Last summer, four dying oaks and a shagbark hickory were about to be removed from a yard in Hudson Woods and cut into firewood. A client of ours planted the seed that we might help the homeowner, Jeannie, do something more meaningful with her trees. Our company, New York Heartwoods, was introduced and that afternoon she and I took a walk around and through her home to discuss and identify furniture needs that could be filled by the wood from her own trees.
She requested a large bookshelf, side tables, a bar cart, and enough cutting boards to cross everyone off of her holiday gift list. We sketched out designs and agreed on pricing. Before the week was over, I met with their arborist to produce the logs needed for her custom furniture and contracted a sawyer to pick up the logs later that day.
Four dying oaks and a shagbark hickory were “rescued” from becoming firewood.
To involve Jeannie and her family in the processing of their trees, we scheduled the milling for a day when they could see the history of each tree revealed with each subsequent board - early branches, fossilized in years of growth rings; periods of drought; the moment surrounding trees blocked sunlight and inhibited growth. Engaging in this way fosters an awareness of how we can live co-creatively with nature, and can inspire a deeper connection to the ecological and material worlds around us. By participating in the transformation of one’s own trees into furniture, objects are created that hold the memories of that shared experience and thereby are instilled with greater meaning.
We’ve collectively designed our way into a climate crisis and live in a time where we’re being called to design our way out.
We fabricated the pieces and, in just months after the trees were removed, returned them to the site, placing them in their new homes less than 100 feet from where the trees once stood. It’s an incredible honor to work in this way, a way where design isn’t just an end, but a process that when shared can delight, inspire, and alter how we live into our surroundings.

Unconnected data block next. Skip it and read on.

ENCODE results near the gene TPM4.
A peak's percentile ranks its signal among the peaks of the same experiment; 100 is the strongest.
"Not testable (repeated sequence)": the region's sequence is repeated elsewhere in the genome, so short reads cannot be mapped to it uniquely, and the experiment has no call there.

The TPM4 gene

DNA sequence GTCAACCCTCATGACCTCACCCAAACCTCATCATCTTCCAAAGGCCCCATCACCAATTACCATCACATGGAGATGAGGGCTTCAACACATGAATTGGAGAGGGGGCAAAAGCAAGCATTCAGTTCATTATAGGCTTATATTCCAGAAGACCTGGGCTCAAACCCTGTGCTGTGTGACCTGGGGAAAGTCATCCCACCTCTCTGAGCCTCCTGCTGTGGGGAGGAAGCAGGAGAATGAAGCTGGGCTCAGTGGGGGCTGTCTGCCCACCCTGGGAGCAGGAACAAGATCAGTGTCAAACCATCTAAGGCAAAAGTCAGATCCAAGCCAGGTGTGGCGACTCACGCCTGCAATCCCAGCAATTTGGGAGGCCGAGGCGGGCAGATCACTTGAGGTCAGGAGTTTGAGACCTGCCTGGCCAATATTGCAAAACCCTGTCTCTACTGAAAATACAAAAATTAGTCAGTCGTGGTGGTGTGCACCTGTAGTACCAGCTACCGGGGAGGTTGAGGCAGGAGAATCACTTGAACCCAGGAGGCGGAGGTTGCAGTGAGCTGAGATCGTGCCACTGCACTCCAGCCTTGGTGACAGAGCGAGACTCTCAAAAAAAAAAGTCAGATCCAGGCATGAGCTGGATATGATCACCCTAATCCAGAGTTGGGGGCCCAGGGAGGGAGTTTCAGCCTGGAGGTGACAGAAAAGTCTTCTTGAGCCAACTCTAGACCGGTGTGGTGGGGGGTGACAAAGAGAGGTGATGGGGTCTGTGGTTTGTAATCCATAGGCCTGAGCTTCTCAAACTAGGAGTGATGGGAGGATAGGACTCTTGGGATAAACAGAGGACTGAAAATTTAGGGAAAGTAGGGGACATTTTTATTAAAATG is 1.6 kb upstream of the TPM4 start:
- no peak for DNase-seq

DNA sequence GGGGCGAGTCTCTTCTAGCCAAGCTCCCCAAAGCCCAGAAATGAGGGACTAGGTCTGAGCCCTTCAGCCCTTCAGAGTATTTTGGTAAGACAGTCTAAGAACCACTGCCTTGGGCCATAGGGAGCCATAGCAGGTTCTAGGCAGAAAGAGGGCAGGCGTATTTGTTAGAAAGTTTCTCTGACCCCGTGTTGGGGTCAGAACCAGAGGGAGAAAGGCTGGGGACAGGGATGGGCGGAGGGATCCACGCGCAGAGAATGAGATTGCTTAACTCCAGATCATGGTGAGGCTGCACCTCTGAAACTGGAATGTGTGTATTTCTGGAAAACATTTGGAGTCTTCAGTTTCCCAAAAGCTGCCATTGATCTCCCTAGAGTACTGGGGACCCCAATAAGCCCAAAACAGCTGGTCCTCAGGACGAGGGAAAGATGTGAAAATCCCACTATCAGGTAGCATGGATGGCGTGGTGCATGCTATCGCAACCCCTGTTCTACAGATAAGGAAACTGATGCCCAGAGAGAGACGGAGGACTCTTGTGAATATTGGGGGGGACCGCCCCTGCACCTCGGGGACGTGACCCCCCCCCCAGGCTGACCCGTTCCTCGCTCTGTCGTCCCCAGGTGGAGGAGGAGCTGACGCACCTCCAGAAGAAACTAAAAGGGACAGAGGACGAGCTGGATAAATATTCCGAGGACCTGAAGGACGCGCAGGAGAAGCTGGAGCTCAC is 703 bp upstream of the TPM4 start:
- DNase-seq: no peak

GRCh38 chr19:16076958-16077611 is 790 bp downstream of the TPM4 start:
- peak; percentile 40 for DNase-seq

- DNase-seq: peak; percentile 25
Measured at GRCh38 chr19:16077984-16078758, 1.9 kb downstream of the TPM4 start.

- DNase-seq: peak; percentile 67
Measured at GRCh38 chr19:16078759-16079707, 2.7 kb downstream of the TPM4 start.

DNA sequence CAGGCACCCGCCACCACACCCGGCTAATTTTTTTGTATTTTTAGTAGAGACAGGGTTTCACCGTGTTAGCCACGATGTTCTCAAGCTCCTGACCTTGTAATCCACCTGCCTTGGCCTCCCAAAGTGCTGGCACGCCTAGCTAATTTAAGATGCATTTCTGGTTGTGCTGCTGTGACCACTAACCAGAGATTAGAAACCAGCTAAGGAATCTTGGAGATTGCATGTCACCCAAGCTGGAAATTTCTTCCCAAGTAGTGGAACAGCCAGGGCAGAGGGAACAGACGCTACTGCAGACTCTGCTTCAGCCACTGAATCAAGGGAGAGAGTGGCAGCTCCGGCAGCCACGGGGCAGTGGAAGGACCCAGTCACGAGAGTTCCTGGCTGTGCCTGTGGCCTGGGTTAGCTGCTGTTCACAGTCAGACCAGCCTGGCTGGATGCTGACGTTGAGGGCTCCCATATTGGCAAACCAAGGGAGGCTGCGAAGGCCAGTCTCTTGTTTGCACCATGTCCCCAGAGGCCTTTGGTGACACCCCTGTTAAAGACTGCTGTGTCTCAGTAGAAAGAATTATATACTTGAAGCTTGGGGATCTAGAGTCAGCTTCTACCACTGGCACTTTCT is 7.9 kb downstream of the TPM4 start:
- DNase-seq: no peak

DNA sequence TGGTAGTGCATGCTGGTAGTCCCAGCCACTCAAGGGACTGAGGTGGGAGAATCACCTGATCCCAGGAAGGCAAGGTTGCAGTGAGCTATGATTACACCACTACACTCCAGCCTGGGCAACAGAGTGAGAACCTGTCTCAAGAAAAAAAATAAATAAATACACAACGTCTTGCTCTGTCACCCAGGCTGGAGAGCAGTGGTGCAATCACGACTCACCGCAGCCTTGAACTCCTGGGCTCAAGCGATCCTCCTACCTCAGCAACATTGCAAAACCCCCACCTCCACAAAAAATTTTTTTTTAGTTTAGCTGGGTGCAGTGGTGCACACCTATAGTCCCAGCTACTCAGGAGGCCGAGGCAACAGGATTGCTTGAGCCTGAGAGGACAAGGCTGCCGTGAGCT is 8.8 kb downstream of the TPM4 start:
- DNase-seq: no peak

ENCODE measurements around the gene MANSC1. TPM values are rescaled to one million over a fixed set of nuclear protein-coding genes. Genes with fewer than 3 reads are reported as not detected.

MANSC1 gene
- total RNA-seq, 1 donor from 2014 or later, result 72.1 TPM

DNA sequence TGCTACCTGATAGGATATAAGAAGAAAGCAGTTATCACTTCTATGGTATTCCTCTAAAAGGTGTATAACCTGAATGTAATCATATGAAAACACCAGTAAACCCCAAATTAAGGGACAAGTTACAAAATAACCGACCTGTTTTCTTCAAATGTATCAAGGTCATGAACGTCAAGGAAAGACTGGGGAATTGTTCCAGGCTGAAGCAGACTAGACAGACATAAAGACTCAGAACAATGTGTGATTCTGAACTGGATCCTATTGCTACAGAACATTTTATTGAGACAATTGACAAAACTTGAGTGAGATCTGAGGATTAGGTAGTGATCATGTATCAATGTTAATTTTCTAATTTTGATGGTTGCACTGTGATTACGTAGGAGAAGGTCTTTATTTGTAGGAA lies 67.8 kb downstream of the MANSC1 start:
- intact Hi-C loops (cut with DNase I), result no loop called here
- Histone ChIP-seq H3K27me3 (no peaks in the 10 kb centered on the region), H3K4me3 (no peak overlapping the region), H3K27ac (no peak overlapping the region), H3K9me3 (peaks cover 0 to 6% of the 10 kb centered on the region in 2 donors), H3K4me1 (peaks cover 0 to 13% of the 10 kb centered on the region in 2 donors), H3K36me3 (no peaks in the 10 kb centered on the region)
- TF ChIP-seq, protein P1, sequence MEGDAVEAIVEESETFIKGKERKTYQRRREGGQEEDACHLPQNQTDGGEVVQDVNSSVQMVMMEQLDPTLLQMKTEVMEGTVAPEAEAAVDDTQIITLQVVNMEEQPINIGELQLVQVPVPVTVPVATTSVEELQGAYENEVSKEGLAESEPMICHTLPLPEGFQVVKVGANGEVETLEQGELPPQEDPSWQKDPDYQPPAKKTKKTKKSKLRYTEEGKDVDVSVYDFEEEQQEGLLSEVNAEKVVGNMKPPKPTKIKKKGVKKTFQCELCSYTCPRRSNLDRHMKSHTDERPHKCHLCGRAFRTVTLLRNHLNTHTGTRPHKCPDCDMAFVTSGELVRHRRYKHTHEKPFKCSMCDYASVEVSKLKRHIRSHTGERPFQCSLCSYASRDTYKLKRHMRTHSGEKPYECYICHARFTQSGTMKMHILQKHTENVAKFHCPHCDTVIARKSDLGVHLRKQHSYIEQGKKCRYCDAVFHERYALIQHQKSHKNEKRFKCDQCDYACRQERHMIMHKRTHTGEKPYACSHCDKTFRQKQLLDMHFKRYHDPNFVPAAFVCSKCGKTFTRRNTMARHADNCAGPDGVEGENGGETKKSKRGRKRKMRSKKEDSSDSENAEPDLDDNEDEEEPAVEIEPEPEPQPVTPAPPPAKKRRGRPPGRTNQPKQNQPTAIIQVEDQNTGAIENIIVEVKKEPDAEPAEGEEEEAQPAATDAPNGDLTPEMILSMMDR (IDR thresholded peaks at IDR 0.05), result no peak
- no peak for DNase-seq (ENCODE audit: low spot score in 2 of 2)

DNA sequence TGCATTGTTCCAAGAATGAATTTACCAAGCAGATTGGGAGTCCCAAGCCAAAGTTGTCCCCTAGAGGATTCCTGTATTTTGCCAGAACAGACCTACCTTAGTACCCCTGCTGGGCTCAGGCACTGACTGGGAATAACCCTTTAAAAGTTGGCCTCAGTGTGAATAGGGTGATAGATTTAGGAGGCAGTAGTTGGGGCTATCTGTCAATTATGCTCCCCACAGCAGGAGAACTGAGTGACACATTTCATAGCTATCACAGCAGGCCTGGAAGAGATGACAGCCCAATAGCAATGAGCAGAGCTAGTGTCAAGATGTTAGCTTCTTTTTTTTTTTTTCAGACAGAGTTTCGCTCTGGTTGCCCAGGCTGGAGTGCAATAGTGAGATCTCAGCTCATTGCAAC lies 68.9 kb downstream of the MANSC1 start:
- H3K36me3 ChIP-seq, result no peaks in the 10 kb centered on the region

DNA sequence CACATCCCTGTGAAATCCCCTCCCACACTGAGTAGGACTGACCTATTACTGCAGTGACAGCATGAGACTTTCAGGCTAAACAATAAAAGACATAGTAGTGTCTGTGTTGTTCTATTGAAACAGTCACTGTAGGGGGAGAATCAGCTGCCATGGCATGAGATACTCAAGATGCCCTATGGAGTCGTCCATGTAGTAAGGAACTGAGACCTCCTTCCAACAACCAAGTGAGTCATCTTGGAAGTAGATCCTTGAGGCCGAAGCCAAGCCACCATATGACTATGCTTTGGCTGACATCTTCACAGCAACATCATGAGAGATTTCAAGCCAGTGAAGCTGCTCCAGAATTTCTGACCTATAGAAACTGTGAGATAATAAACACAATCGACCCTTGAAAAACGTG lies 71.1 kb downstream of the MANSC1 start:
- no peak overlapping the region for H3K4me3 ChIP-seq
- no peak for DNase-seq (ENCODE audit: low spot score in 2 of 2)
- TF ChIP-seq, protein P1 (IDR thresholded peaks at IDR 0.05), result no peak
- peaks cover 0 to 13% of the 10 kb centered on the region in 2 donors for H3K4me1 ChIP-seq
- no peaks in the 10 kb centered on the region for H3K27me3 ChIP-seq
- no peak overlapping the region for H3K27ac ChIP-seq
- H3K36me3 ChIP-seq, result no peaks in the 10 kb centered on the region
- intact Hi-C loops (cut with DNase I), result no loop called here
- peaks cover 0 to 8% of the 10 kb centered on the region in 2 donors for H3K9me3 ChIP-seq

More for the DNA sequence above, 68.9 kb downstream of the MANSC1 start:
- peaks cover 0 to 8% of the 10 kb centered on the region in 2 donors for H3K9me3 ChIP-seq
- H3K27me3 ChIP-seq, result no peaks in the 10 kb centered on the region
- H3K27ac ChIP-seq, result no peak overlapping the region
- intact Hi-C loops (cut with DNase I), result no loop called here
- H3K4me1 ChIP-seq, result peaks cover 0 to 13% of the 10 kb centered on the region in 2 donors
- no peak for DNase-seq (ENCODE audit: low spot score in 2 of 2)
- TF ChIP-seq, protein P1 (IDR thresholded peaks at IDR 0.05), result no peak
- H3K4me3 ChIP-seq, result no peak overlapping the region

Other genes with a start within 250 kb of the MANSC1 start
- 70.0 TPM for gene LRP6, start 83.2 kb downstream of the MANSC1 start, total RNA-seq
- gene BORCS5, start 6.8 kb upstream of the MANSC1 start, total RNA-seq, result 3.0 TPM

Fine furniture is the result of our process, though the actual objects are essentially byproducts of our love of engagement with others and with the natural world. I believe that to continue to thrive on this planet we are challenged to reimagine how we live and create. We’ve collectively designed our way into a climate crisis and live in a time where we’re being called to design our way out.
The clients were invited to select their boards and even help with the finishing.
Our way of helping to do this is sharing what we’ve learned with other tradespeople. With Womanufacture, NYC-based curators of hands-on learning experiences, we invited a group of female/non-gender conforming architects and designers curious about the process of turning trees into finished products to also participate in the milling party. This was followed by a visit to theNew York Heartwoods woodshop to see a larger collection of of lumber and slabs and the finished products that can be made from them. If more of those creating built environments were exposed to the life-cycle of the materials they used, what a different world we might both live into and design.
Megan Offner encourages a connection with the materials.
If more of those creating built environments were exposed to the life-cycle of the materials they used, what a different world we might both live into and design.
The requested bookshelf in process and installed.
More of Megan Offner’s work at our favorite Hudson Valley Maker fair, Field + Supply.